Thoreau’s Pathway in the Mind

“Conscience,” writes Karl Barth, “is the perfect interpreter of life”—which gets right to the point, but only when you consider what conscience ought to be, rather than what it too often seems to be: namely, as H. L. Mencken’s thorny definition has it, the inner voice that warns us somebody may be looking. But if what I call my conscience is that within me which aims beyond the anticipation of the opinions of others, beyond every single opinion even of my own as to what good is or what good might be, but aims only at that which in my heart of hearts I truly love and that which I truly love to do, then I have at last what I would call true conscience and have accordingly “the perfect interpreter of life”. Otherwise would not conscience in the end be simply—inner voice though it is— the last authority I must bow myself down to, having refused this same obeisance to so many outer authorities? Do what you love,” writes Henry David Thoreau, whose anniversary of death, May 3rd, is today, whose ethical individualism is so often asserted in unexpected–sometimes even shocking–figures. “Know your own bone; gnaw at it, bury it, unearth it, and gnaw it still.”

“Now here is a sure road to perdition if there ever was one,” warns that inner voice, “let it be ever so much paved with the very best of intentions. What? No acknowledgment of any authority whatsoever? Not even the authority of God?” Well, no, not even the authority of God, for was it not essentially this very authority that Philip was asking for when, on the night of the Last Supper, he said to the Redeemer, “Lord, show us the Father, and we will be satisfied”?

Satisfied, maybe, but in no way illuminated and free, and therefore not satisfied for long, hence the Redeemer straightaway asking him:

Have I been with you all this time, Philip, and you still do not know me? Whoever has seen me has seen the Father. How can you say, ‘Show us the Father’? Do you not believe that I am in the Father and the Father is in me? The words that I say to you I do not speak on my own; but the Father who dwells in me does his works. Believe me that I am in the Father and the Father is in me; but if you do not, then believe me because of the works themselves. Very truly, I tell you, the one who believes in me will also do the works that I do and, in fact, will do greater works than these, because I am going to the Father.  I will do whatever you ask in my name, so that the Father may be glorified in the Son.  If in my name you ask me for anything, I will do it.” (John 14:9-14)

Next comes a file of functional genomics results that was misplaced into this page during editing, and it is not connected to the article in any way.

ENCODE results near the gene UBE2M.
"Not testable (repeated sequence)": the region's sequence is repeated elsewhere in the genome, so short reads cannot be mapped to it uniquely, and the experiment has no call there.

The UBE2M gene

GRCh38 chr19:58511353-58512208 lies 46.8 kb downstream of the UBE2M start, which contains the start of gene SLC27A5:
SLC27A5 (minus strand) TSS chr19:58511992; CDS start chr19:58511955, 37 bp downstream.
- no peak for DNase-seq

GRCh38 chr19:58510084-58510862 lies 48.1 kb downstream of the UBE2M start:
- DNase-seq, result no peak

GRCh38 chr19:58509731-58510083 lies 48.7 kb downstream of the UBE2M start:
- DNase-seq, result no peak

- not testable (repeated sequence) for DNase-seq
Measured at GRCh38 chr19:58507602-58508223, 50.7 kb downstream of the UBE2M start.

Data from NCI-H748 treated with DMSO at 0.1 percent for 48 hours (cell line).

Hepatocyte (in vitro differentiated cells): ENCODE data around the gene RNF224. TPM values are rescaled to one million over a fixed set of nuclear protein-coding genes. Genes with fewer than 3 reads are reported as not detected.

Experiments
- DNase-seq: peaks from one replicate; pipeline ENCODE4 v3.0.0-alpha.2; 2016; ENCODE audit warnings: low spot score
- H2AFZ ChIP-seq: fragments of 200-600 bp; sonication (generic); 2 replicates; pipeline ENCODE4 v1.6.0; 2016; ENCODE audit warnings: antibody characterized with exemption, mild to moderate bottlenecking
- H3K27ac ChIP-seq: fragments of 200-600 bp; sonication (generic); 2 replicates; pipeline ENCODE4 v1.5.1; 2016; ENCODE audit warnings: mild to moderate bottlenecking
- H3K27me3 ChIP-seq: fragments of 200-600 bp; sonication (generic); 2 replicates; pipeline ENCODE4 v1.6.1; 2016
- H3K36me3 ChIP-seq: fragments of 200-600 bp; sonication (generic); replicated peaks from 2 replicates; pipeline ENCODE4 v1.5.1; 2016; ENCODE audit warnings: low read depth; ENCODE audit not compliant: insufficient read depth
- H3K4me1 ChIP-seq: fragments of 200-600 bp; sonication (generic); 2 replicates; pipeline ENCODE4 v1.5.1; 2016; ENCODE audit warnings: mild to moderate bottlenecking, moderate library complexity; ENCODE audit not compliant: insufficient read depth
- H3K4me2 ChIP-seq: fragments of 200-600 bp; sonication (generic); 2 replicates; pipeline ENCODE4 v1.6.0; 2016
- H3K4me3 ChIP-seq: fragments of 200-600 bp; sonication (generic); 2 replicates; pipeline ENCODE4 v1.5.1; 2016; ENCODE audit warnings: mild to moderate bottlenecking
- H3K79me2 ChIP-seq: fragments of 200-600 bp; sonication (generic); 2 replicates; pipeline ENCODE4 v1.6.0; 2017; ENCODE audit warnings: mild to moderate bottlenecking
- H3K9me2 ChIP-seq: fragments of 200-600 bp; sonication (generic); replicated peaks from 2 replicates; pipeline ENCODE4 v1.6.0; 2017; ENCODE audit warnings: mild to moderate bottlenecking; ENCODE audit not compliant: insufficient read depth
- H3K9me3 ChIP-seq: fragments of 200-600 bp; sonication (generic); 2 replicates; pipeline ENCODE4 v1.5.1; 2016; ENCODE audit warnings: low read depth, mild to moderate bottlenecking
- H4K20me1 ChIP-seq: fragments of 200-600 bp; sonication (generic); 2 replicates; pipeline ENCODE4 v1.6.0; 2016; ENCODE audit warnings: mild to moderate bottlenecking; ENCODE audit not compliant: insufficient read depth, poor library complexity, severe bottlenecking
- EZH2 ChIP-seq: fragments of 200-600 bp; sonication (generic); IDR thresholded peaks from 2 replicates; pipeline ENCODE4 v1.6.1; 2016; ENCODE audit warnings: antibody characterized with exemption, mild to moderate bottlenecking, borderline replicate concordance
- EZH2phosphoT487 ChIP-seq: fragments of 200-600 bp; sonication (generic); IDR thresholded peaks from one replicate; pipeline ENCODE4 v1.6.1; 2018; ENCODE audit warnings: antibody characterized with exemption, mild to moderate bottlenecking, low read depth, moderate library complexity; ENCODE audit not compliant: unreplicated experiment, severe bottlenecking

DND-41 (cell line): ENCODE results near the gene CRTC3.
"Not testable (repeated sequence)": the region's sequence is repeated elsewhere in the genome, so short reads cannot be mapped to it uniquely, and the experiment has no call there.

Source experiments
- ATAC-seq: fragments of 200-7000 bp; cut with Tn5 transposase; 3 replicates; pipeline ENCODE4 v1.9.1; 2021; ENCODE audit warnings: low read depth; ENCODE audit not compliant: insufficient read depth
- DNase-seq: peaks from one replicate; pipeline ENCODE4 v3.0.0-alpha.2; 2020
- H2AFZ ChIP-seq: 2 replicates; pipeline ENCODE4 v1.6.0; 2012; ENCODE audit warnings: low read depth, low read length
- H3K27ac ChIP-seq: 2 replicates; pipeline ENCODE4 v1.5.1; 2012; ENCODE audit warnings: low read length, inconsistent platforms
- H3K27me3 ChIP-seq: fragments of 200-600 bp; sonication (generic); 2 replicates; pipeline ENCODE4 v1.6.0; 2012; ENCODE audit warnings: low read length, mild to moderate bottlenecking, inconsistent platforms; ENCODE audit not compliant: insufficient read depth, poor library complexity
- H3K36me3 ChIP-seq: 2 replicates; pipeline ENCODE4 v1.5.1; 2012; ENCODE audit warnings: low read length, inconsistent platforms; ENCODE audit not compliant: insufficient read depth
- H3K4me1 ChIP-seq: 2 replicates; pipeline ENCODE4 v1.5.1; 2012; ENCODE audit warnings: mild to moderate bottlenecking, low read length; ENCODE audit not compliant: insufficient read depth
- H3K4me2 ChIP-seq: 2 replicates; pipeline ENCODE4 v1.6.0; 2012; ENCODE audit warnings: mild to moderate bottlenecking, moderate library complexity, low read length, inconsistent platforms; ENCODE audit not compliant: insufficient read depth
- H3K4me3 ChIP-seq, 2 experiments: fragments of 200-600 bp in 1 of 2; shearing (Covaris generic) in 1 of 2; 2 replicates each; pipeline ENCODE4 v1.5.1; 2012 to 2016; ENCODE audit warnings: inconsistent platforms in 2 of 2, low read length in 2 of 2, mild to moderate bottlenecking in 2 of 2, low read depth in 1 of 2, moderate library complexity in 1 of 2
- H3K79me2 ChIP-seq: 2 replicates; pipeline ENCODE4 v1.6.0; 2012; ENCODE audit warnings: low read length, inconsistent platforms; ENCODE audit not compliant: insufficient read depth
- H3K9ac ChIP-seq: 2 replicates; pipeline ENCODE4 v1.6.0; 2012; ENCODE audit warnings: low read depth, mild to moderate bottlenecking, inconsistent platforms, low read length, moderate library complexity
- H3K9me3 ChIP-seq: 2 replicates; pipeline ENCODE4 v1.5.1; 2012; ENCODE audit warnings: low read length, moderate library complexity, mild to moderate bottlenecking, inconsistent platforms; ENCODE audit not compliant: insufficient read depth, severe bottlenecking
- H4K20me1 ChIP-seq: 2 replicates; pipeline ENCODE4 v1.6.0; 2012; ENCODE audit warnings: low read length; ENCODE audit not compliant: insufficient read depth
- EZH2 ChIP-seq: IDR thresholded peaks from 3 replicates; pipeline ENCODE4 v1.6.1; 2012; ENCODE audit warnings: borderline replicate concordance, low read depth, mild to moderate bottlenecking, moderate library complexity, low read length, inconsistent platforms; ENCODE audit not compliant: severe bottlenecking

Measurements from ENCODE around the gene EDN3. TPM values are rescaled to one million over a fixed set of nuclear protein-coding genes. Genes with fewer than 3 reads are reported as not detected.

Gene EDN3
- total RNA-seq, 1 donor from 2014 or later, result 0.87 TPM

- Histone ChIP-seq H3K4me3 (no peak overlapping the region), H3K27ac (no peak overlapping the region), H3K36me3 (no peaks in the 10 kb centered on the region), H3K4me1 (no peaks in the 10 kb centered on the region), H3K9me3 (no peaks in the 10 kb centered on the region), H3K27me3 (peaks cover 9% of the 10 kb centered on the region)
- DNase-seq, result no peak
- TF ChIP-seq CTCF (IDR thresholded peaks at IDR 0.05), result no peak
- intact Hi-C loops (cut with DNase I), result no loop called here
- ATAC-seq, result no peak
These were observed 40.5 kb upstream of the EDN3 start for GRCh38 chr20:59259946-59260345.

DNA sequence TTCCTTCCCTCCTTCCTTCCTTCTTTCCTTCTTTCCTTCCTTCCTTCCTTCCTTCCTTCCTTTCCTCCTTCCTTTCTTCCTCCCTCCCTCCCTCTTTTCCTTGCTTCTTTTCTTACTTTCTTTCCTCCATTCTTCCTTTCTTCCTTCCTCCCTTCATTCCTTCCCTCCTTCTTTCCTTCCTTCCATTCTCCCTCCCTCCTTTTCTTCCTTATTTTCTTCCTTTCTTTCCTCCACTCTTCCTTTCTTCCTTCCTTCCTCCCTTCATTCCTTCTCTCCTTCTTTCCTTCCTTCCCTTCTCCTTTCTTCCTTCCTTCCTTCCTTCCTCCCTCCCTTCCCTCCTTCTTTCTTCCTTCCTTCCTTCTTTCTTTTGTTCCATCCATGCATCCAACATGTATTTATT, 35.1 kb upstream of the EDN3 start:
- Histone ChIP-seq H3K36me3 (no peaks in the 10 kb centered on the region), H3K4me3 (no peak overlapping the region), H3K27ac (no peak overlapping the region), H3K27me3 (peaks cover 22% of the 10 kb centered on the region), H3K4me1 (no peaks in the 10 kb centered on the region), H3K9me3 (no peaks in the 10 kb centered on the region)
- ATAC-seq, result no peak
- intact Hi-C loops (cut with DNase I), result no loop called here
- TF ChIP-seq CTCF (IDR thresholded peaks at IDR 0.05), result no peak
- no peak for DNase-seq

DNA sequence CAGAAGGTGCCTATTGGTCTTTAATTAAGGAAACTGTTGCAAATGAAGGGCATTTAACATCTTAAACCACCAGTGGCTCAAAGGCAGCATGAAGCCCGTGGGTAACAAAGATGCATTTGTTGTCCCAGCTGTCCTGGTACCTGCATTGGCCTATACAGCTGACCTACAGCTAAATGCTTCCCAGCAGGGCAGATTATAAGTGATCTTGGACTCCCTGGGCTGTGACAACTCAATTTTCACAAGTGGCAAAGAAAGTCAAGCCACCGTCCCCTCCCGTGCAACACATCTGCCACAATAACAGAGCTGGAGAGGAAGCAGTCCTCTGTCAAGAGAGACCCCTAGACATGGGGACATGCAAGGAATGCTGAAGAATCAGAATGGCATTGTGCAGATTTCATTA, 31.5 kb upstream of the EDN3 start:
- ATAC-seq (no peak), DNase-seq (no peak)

This seeing of the Father in the Redeemer, this asking the Redeemer for anything in his name, is surely the short way to a long tale of wonders belonging to the eternal freedom of any free spirit. For what does it mean to be a free spirit, if not actually to be the conscience one lives? “I am, I let be” is already an ideal to meditate on, yet the love that I would bear, going out as word into the world to become deed, is a still greater I.   “Ignorance and bungling with love are better than wisdom and skill without,” writes Henry David Thoreau, unlikely transcendentalist voice of the Church of John in nineteenth century  antebellum America. (Yes, I know — Thoreau supposedly rejected Christianity –but really all he did was to reject a perversion of it. For the eye that sees and for the ear that hears, Thoreau, along of course with Ralph Waldo Emerson, A. Bronson Alcott, Margaret Fuller and yet others, were busy helping to clear the way for the Sophianic Christianity still to come.) With the workaday self so pathetically distant from the good that never fails, how can we believe one lifetime would for any soul be enough for the wisdom of love to accomplish its alchemic transmutations? Love knows no shortcuts in the school of joy and suffering. “I have seen how the foundations of the world are laid,” Thoreau assures us, “and I have not the least doubt that it will stand a good while.” A good while indeed, especially since Wisdom delights in humanity, and She is patient, and patience, we can rest assured, is the better part of Wisdom. After all, as Bride of the Lamb, Wisdom’s cosmic aim can be nothing less than universal love of every single being for one another. Without endless patience, what shred of hope for that?

“If you love me, you will keep my commandments. And I will ask the Father, and he will give you another Advocate, to be with you for ever. This is the Spirit of truth, whom the world cannot receive, because it neither sees him nor knows him. You know him, because he abides with you, and he will be in you.” (14:15-17)

And what are his commandments? “‘You shall love the Lord your God with all your heart, and with all your soul, and with all your mind.’ This is the greatest and first commandment. And a second is like it: ‘You shall love your neighbor as yourself. On these two commandments hang all the law and the prophets’” (Matt. 22:37b-40). Yet it is the nature of love that love can never be commanded, and the Pharisee that asked, “Which is the great commandment in the law” to test Christ was really only testing himself. Love is the law of the soul, i.e., love is what really the soul is made of. Without love the soul simply withers and is blown into a dusty corner. Not whether we shall love, but what shall be our first love, is the question of questions. “In the long run,” cautions Thoreau, “men hit only what they aim at. Therefore, they had better aim at something high.” And what could be higher than God? And if God be not found in my neighbor, there will certainly be no finding of God any higher.